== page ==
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Resting pulse rate? watch

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    we needa poll!

    im 68 btw, which i guess is ok.
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    Had a few above 60, a few 60 and a few below 60. 58-62 seems about my range.

    (Original post by Mattw89)
    47 does seem too low. Although you have to remember it's not a fair sample from TSR really, most people who will have done this will be more interested in fitness etc. and those other posts won't bother in the thread.

    Can't remember mine, think it was 56 but then I do alot of exercise. I'm sure if we sampled all the people it'd be a true reflection!
    Are people aware that an RHR of below 60 in anyone other than a top/very fit athlete can be a sign of (well is, technically) bradycardia or an arrhythmia?
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    I just got 50.

    Although come to think of it im sure i was told i had a low heart rate and a low blood pressure by the doc last year.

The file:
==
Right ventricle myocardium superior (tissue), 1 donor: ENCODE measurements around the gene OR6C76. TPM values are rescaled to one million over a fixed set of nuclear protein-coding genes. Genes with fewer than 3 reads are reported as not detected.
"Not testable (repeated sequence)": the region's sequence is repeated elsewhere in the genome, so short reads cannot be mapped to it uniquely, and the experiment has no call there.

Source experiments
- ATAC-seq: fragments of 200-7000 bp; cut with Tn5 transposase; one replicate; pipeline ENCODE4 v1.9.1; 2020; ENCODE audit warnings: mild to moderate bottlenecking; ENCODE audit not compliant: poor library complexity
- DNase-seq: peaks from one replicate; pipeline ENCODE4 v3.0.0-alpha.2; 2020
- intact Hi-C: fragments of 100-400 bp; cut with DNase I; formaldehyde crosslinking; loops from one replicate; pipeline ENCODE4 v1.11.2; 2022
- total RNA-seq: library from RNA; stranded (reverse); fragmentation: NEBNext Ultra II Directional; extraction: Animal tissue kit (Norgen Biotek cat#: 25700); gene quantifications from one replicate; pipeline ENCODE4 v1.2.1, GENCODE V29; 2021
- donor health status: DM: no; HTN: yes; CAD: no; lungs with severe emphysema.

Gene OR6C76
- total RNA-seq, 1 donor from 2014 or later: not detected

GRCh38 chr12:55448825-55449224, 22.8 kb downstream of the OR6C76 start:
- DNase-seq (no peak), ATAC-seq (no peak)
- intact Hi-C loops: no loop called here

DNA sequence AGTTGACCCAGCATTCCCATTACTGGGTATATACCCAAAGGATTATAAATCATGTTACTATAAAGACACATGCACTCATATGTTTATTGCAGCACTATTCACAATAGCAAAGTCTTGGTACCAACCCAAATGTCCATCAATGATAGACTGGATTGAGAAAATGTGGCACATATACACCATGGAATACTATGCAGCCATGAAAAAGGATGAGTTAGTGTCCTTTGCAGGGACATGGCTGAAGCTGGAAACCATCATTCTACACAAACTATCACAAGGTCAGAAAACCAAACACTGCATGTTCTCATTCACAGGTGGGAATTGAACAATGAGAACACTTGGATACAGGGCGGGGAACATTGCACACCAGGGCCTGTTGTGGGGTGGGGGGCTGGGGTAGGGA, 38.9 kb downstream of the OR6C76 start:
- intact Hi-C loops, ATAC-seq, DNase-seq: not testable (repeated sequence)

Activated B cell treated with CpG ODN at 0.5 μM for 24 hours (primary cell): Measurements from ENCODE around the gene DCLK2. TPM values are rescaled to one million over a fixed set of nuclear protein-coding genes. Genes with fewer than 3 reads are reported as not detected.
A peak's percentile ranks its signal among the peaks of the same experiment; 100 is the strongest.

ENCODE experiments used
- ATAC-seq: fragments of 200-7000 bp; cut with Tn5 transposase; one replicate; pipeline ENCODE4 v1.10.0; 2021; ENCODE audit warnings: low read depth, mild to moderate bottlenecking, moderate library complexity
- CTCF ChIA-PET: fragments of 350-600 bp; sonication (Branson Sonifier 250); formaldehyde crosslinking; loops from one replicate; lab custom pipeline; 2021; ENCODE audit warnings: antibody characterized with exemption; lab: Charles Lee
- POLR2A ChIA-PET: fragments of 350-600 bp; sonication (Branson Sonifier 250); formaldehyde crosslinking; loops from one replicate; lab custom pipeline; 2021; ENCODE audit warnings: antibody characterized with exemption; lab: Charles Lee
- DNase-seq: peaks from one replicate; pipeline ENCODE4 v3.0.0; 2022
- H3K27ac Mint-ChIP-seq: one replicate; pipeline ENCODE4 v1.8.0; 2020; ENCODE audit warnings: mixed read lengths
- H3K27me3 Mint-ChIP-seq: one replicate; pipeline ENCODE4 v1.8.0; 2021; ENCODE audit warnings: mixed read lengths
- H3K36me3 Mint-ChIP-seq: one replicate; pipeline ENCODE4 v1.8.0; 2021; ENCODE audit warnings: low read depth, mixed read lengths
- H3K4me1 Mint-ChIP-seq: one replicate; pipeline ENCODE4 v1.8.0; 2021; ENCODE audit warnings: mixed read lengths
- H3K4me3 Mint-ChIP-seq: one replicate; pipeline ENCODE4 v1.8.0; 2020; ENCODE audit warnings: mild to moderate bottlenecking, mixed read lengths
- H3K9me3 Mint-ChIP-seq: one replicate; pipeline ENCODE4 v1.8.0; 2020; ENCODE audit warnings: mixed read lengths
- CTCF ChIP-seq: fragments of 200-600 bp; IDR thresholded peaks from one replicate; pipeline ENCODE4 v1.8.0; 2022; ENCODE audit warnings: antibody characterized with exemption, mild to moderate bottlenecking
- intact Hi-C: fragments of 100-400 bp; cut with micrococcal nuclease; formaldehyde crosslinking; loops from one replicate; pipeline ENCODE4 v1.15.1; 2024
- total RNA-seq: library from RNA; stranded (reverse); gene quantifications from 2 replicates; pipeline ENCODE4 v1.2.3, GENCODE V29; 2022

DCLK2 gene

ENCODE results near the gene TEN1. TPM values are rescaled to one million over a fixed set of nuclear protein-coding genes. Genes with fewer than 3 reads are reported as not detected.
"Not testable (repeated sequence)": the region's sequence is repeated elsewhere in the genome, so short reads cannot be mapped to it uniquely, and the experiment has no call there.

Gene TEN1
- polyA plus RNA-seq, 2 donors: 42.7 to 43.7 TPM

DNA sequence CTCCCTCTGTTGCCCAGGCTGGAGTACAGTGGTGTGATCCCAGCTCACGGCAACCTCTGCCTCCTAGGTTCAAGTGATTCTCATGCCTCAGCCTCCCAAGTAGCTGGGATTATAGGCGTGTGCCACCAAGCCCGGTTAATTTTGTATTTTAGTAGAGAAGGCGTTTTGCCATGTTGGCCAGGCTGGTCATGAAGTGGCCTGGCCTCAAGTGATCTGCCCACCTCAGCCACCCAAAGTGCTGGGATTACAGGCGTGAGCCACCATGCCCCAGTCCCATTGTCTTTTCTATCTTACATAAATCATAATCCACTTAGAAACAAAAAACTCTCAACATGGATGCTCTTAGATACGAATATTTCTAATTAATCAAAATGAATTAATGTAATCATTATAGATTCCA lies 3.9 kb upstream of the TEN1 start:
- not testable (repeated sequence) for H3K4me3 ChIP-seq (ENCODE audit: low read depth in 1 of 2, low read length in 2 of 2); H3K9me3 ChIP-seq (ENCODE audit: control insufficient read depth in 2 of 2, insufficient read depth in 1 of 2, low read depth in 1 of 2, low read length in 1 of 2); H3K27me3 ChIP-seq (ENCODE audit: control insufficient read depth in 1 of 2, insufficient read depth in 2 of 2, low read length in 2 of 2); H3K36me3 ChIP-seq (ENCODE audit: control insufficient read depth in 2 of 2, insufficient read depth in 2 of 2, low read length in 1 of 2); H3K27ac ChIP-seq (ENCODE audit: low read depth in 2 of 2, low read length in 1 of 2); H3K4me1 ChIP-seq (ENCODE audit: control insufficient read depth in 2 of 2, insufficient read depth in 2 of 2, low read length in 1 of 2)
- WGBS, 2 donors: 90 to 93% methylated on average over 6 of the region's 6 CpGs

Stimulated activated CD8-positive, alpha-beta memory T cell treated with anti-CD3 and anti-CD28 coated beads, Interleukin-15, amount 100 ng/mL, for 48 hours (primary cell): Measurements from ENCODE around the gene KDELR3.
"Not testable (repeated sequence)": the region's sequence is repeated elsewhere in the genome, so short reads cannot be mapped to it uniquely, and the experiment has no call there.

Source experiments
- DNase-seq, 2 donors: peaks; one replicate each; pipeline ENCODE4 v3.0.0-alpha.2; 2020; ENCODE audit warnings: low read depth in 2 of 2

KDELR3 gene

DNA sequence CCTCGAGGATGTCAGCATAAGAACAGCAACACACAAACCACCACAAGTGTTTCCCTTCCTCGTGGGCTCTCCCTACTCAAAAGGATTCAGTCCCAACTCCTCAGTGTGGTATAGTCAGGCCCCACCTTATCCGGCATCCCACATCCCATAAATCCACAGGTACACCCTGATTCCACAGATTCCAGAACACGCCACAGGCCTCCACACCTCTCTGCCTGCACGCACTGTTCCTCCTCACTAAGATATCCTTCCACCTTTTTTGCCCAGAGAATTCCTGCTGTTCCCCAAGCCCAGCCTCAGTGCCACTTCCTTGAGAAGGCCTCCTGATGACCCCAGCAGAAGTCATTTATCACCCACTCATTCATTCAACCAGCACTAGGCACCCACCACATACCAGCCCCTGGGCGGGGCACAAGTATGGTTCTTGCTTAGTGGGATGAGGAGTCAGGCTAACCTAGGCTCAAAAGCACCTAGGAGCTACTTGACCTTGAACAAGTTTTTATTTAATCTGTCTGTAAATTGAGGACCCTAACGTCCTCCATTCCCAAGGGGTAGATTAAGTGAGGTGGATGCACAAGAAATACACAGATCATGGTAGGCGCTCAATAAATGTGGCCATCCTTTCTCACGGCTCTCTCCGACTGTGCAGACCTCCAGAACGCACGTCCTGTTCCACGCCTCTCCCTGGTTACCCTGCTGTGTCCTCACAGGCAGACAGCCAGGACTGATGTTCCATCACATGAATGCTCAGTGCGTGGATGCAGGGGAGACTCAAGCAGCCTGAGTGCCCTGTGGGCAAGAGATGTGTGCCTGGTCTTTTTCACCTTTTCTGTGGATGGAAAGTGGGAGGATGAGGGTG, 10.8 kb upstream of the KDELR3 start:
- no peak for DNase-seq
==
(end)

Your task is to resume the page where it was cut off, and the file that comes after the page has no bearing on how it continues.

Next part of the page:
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    (Original post by Brotherhood)
    Had a few above 60, a few 60 and a few below 60. 58-62 seems about my range.

    Are people aware that an RHR of below 60 in anyone other than a top/very fit athlete can be a sign of (well is, technically) bradycardia or an arrhythmia?
    Where I've looked high 50's are fine for the 18-25 age group, if your a keen sportsperson etc. Often regarded as an athletic person etc. Yours is high 50's at time and same here, I think the person who posted mid 40's could suffer from one of them, but more likely they've just done it wrong.

    High 50's for 18-25 I don't think is that much to worry about though if your a person who's doing a few hours of exercises a day etc. Although I'm no top athlete I certainly do alot of exercise that would justify a good resting heart rate.
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    (Original post by Subcutaneous)
    so don't jump to assumptions which you seem to often do